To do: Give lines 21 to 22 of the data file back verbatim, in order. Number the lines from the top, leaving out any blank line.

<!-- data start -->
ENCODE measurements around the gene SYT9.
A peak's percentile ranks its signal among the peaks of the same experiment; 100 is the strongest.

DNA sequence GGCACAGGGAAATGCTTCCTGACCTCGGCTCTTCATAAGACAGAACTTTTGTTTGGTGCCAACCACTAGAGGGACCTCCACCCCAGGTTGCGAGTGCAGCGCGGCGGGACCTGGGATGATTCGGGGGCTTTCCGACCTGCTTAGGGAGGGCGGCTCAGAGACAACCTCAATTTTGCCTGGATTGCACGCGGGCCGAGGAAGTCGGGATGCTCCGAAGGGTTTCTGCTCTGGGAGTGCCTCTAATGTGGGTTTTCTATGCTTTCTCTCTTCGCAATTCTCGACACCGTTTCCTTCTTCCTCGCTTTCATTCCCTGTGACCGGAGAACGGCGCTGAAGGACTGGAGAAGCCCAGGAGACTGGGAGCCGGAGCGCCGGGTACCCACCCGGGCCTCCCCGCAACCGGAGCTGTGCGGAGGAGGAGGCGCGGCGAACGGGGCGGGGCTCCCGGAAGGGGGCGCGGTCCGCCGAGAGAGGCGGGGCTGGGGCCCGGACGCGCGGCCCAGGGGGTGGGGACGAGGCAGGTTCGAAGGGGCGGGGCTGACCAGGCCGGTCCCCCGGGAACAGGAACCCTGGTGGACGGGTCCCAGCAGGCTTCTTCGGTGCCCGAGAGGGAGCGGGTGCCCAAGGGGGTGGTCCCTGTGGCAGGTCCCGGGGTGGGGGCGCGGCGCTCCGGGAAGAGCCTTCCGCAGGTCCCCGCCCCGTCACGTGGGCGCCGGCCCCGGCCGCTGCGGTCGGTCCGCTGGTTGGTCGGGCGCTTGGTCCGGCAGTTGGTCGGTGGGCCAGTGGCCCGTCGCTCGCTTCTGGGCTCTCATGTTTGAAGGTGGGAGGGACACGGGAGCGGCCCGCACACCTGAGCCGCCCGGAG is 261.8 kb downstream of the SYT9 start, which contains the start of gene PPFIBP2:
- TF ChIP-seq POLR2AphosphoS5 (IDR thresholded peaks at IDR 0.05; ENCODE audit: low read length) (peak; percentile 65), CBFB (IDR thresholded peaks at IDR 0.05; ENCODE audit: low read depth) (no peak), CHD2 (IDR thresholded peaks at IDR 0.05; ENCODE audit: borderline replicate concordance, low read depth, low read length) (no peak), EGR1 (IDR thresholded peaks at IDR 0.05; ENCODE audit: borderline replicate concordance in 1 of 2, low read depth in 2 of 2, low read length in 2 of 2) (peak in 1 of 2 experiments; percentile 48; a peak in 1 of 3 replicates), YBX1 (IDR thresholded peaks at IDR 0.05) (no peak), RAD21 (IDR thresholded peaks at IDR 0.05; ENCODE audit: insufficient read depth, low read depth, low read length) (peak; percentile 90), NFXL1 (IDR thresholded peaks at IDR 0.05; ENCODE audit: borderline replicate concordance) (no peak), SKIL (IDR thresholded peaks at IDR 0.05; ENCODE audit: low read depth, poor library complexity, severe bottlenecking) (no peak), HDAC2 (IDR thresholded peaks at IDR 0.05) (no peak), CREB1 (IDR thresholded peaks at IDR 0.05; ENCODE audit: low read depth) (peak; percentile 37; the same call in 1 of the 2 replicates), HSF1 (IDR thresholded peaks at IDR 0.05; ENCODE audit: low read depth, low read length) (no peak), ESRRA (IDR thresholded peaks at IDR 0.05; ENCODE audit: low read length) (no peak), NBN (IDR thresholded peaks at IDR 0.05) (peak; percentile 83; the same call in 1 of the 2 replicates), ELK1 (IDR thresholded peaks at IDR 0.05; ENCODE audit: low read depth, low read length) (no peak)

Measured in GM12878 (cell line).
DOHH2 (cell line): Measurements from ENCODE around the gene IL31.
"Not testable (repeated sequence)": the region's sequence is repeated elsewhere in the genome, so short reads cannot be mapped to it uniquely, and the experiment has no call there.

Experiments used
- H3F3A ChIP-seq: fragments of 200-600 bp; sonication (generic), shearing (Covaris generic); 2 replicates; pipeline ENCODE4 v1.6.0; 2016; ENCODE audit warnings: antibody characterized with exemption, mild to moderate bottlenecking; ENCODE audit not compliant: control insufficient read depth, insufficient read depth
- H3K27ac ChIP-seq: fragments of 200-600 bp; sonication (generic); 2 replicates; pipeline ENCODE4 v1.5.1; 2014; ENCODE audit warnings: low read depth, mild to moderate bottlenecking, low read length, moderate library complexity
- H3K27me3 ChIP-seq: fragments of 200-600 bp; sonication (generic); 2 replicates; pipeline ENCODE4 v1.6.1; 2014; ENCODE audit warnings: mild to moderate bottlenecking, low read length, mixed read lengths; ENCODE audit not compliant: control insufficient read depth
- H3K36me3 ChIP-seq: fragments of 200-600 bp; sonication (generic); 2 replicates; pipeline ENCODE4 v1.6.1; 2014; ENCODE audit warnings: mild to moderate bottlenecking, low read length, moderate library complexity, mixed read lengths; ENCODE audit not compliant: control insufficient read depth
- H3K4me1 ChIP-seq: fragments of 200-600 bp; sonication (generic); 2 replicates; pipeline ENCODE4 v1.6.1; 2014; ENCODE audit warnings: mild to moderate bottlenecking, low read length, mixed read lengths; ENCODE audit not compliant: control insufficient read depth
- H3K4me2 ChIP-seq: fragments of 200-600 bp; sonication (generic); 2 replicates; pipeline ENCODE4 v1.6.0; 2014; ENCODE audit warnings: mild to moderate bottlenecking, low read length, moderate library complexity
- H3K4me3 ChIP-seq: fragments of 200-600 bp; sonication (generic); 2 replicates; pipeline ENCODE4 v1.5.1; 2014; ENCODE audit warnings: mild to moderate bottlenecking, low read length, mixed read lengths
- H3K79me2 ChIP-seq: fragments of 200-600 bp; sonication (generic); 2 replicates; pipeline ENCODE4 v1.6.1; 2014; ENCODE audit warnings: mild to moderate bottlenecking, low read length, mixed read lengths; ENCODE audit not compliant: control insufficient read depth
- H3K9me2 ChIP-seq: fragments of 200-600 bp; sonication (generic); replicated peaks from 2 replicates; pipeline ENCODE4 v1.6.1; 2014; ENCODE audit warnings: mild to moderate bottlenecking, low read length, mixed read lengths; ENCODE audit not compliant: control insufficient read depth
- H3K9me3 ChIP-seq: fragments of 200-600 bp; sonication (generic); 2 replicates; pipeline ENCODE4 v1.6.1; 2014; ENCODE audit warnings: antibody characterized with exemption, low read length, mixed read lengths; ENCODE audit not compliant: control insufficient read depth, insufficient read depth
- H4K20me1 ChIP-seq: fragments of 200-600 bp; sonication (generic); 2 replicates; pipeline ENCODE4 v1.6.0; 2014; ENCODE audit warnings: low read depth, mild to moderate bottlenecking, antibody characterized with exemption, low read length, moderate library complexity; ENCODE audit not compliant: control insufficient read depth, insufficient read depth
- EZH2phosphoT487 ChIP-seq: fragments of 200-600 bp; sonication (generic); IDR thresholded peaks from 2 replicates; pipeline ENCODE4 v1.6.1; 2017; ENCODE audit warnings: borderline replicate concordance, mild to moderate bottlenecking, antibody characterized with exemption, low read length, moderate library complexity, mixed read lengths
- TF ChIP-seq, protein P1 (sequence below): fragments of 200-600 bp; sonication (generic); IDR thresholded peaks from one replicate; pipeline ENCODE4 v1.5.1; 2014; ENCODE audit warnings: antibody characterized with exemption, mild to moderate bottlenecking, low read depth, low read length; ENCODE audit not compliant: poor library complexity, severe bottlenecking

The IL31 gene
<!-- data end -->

- TF ChIP-seq, protein P1 (sequence below): fragments of 200-600 bp; sonication (generic); IDR thresholded peaks from one replicate; pipeline ENCODE4 v1.5.1; 2014; ENCODE audit warnings: antibody characterized with exemption, mild to moderate bottlenecking, low read depth, low read length; ENCODE audit not compliant: poor library complexity, severe bottlenecking

The IL31 gene